Before Your Flight: A Fingerprint Scan at the Check-in Desk

Sep 30, 2005

Lufthansa has teamed up with Siemens to successfully test a biometric process for check-in and boarding at Frankfurt Airport. The tests proved the feasibility of identifying airline passengers from their fingerprints. The testing was conducted with 400 Lufthansa employees and examined technical functions, efficiency and acceptance. Processing times and security benefits were also analyzed. The technology passed the tests with flying colors, and the system is now ready to be launched on the market.

After a passenger’s finger is rolled over an optical reader unit, the system from Siemens Business Services converts the fingerprints’ distinguishing characteristics into a two-dimensional code made up of dots, which the reader unit prints on the boarding pass. This makes the magnetic strip cards used today obsolete and boosts security. When it comes time to board, the fingerprints are again scanned by a reader unit and compared with the barcode. To ease any concerns about protecting personal information, the data is erased after the passenger checks in. What’s more, the technology doesn’t save a complete fingerprint but only certain characteristics of the print.

This also serves to foil hackers who try to gain access to the system, because a complete fingerprint can’t be reconstructed from the data. And Siemens is also developing effective methods for dealing with fake fingers — artificial, wearable copies of other people’s fingers that can be worn by someone trying to avoid fingerprint identification. Fingerprints will be stored in the next generation of passports issued by European Union countries, and biometric solutions are expected to play an important role in improving travel security in the future.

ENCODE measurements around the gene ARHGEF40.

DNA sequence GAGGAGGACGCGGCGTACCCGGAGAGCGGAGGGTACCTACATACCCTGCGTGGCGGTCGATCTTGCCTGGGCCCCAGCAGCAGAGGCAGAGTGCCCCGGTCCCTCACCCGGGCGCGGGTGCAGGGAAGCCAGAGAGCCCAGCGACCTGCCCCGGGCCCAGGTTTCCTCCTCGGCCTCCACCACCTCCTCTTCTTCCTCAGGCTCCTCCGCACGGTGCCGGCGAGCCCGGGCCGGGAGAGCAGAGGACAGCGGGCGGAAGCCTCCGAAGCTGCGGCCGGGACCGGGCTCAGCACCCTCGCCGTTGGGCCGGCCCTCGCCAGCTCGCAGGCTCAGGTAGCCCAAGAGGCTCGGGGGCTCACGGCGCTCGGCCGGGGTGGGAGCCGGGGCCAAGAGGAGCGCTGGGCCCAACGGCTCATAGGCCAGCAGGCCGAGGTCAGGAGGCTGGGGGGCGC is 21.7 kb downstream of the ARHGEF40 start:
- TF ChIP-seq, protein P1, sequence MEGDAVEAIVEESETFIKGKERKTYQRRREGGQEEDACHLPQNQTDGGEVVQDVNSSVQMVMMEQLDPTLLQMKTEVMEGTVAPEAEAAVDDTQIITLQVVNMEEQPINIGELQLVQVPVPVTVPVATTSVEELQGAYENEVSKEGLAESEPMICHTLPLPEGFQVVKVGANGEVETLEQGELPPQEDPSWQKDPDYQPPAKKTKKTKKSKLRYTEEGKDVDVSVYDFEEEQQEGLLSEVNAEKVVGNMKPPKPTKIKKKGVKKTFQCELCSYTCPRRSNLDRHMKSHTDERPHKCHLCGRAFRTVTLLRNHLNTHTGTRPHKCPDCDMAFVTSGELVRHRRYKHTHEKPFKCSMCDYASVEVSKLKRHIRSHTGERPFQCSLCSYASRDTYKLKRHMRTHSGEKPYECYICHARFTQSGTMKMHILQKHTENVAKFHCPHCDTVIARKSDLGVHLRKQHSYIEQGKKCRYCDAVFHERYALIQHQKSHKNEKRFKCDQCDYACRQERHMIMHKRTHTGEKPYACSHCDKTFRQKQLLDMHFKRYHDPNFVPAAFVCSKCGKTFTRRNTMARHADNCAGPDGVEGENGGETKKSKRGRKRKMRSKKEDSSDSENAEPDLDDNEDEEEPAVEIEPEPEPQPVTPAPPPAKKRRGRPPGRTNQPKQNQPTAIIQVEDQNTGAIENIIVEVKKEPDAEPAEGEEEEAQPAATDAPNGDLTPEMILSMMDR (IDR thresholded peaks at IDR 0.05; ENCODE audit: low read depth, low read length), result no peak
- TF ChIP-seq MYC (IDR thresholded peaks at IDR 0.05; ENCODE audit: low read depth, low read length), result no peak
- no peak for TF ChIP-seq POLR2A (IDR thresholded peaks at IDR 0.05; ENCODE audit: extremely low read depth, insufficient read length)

Source: Siemens

Explore further: Impoverished North Korea falls back on cyber weapons

add to favorites email to friend print save as pdf

Related Stories

Biometric Passport Control: No Place To Hide

Sep 25, 2007

Siemens is making border crossings in Europe more secure through biometric systems that store individual characteristics such as fingerprints and facial photos on a chip integrated into a passport.

U.K. biometric ID card faces questions

Mar 30, 2006

The introduction of biometric national identification cards to the United Kingdom now seems like an inevitability. Yet doubts have been raised by a committee in the House of Commons itself about whether existing technology ...

Recommended for you

Impoverished North Korea falls back on cyber weapons

4 hours ago

As one of the world's most impoverished powers, North Korea would struggle to match America's military or economic might, but appears to have settled on a relatively cheap method to torment its foe.

Five ways to make your email safer in case of a hack attack

5 hours ago

The Sony hack, the latest in a wave of company security breaches, exposed months of employee emails. Other hacks have given attackers access to sensitive information about a company and its customers, such as credit-card ...

2012 movie massacre hung over 'Interview' decision

5 hours ago

When a group claiming credit for the hacking of Sony Pictures Entertainment threated violence against theaters showing "The Interview" earlier this week, the fate of the movie's big-screen life was all but ...

User comments : 0

Please sign in to add a comment. Registration is free, and takes less than a minute. Read more

Click here to reset your password.
Sign in to get notified via email when new comments are made.